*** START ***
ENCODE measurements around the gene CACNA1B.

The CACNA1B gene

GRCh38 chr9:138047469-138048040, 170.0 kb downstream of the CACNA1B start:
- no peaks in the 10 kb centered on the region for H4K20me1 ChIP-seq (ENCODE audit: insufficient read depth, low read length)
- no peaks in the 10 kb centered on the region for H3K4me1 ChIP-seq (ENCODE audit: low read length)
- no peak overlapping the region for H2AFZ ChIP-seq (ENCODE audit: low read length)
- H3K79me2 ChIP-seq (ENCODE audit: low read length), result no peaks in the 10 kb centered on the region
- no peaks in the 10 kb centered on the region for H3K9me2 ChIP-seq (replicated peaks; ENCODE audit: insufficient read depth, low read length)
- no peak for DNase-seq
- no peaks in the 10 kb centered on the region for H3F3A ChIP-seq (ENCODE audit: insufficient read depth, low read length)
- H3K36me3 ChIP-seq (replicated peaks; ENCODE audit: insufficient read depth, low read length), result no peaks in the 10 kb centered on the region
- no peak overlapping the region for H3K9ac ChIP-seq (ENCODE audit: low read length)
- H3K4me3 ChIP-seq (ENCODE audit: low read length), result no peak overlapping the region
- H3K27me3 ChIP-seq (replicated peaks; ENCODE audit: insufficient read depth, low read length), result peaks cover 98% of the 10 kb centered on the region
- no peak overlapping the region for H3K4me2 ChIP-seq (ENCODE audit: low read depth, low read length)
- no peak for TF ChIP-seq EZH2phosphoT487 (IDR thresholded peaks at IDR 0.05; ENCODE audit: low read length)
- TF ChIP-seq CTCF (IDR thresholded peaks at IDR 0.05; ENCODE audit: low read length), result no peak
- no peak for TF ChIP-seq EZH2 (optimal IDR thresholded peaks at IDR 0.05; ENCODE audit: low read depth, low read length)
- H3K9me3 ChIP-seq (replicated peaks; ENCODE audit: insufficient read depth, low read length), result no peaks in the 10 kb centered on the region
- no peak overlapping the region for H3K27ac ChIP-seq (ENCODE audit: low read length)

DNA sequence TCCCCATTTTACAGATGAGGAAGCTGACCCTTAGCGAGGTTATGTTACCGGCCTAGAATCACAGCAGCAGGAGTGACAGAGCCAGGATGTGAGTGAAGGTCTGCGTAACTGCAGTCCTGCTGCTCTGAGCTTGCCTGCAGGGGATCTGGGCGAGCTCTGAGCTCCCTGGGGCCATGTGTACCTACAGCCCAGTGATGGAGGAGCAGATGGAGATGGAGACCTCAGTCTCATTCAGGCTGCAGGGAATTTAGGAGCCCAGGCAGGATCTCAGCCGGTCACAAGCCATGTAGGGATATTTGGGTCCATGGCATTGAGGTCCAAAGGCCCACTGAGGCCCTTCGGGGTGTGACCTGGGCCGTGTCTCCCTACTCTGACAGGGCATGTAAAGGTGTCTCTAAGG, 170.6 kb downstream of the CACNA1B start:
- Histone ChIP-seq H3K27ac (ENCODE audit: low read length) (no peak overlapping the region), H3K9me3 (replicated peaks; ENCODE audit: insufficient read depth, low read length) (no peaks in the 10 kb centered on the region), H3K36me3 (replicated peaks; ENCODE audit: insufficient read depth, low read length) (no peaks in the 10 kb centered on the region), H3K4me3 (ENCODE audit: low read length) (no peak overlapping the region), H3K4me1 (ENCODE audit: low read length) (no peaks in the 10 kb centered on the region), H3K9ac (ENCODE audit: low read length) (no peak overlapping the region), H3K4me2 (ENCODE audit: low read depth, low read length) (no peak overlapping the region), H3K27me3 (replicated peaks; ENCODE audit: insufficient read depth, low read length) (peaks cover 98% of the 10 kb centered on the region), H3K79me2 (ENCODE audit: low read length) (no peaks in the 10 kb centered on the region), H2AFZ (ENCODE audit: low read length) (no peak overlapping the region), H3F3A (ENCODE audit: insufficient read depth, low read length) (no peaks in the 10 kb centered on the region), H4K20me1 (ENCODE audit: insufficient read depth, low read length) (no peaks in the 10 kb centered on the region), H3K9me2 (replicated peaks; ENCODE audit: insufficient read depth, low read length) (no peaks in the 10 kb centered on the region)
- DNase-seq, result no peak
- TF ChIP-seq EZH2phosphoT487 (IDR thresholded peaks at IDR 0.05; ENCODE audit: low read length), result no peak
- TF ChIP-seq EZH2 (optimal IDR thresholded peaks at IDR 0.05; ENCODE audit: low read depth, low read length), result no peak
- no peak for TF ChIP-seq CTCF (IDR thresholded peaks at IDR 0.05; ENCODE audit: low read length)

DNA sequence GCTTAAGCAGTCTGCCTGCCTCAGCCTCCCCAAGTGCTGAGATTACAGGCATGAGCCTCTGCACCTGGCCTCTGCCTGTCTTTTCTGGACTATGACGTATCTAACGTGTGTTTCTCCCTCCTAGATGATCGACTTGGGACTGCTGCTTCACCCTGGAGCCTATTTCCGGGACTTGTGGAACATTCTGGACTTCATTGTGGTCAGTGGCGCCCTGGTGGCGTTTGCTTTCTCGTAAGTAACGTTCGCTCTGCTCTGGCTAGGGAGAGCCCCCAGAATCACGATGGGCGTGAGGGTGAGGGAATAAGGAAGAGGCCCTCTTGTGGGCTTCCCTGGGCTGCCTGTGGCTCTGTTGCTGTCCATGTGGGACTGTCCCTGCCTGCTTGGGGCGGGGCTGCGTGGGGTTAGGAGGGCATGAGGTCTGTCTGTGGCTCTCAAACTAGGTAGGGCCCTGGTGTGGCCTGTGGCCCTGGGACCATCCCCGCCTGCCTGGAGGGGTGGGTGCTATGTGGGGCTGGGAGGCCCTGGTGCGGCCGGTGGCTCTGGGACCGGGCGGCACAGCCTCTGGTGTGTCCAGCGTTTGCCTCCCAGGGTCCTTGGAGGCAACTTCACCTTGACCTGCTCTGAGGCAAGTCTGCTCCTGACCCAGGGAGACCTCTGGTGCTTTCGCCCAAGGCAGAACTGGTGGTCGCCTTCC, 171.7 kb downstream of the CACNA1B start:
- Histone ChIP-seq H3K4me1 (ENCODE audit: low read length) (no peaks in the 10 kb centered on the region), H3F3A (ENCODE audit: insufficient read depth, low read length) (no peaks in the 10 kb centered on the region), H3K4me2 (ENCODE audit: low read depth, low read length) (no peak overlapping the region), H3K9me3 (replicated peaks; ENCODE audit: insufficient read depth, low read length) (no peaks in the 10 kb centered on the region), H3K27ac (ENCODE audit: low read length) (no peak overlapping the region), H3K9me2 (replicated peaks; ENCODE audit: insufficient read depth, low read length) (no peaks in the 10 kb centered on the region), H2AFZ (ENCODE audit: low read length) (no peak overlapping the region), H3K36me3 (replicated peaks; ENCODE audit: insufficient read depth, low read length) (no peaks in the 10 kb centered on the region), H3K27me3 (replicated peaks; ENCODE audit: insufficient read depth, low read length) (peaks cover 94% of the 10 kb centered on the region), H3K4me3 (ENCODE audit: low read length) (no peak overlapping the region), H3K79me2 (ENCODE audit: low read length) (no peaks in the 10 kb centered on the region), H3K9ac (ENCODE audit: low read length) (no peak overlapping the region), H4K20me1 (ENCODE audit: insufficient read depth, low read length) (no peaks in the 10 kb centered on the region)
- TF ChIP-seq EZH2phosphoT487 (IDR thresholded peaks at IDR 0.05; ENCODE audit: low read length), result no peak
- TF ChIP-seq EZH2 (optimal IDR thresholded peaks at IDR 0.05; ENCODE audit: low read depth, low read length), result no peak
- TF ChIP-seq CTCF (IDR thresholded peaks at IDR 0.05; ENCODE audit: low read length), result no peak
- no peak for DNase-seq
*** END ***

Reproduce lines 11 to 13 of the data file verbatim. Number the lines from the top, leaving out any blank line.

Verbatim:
- H3K36me3 ChIP-seq (replicated peaks; ENCODE audit: insufficient read depth, low read length), result no peaks in the 10 kb centered on the region
- no peak overlapping the region for H3K9ac ChIP-seq (ENCODE audit: low read length)
- H3K4me3 ChIP-seq (ENCODE audit: low read length), result no peak overlapping the region